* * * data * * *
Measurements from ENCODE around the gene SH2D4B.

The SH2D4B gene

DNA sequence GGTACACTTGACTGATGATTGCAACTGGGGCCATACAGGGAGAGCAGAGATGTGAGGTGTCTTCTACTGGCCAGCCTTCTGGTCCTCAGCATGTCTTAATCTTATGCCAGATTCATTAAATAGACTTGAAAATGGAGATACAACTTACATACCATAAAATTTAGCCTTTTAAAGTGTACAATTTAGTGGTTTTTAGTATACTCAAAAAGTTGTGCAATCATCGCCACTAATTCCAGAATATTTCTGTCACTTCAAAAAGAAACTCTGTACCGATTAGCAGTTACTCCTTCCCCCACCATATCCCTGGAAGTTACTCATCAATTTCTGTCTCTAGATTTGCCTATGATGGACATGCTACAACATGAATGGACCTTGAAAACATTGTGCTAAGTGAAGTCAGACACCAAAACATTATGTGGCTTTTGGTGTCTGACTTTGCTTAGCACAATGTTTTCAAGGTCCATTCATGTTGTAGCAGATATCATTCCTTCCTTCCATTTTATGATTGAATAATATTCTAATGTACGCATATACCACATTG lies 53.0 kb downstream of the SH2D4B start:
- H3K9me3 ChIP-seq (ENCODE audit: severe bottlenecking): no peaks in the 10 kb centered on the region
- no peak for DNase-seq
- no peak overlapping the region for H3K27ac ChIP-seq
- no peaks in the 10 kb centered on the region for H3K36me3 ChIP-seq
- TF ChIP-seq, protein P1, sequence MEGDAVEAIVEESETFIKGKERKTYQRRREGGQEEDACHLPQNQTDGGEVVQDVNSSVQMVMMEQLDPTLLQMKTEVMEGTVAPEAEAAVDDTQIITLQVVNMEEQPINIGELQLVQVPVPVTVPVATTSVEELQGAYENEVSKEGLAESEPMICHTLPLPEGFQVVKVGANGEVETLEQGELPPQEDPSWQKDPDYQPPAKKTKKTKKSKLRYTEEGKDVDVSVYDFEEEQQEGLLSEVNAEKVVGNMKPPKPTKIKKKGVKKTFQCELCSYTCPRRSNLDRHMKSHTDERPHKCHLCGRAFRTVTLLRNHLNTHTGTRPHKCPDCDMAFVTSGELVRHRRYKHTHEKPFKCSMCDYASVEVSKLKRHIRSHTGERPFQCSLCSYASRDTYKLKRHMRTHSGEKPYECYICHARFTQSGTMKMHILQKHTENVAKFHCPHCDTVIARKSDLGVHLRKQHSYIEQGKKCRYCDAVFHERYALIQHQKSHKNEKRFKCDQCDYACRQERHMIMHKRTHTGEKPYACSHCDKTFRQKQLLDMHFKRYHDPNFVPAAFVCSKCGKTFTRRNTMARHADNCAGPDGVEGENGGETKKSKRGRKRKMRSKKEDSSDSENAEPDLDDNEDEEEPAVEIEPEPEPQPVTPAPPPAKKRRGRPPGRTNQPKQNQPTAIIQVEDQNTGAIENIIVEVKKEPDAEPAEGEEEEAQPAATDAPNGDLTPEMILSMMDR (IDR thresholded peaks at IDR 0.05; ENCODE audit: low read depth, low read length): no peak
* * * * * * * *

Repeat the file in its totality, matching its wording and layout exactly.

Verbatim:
Measurements from ENCODE around the gene SH2D4B.

The SH2D4B gene

DNA sequence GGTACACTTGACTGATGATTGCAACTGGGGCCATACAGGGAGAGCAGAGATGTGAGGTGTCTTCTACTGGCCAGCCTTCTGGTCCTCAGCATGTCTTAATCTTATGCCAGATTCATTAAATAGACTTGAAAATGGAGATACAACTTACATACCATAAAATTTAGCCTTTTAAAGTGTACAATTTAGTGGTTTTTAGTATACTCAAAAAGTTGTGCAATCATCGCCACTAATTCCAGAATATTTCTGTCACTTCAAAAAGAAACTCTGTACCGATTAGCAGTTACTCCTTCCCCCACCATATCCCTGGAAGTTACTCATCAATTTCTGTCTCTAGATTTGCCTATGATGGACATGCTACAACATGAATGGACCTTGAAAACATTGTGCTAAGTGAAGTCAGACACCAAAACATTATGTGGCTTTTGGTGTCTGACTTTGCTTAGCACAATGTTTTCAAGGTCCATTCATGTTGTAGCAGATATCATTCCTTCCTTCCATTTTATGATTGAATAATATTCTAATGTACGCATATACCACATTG lies 53.0 kb downstream of the SH2D4B start:
- H3K9me3 ChIP-seq (ENCODE audit: severe bottlenecking): no peaks in the 10 kb centered on the region
- no peak for DNase-seq
- no peak overlapping the region for H3K27ac ChIP-seq
- no peaks in the 10 kb centered on the region for H3K36me3 ChIP-seq
- TF ChIP-seq, protein P1, sequence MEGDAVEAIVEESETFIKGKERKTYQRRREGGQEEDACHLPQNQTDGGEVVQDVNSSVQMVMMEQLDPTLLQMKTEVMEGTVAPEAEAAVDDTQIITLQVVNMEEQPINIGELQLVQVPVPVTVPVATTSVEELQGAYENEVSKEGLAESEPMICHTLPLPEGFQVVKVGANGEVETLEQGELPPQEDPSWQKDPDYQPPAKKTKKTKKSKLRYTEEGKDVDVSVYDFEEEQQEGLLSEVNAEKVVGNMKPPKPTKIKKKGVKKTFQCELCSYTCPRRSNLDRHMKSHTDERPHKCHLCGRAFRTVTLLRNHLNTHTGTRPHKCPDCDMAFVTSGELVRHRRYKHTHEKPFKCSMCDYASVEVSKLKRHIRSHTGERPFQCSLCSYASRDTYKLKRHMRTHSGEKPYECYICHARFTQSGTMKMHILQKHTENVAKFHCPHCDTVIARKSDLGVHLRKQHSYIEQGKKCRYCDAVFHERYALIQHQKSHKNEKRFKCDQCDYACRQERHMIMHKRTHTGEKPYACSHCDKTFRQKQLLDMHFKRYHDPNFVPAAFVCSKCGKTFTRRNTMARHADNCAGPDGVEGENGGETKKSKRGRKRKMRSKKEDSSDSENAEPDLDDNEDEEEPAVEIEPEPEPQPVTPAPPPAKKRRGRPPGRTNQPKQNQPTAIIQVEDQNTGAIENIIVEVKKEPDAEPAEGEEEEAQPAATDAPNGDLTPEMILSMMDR (IDR thresholded peaks at IDR 0.05; ENCODE audit: low read depth, low read length): no peak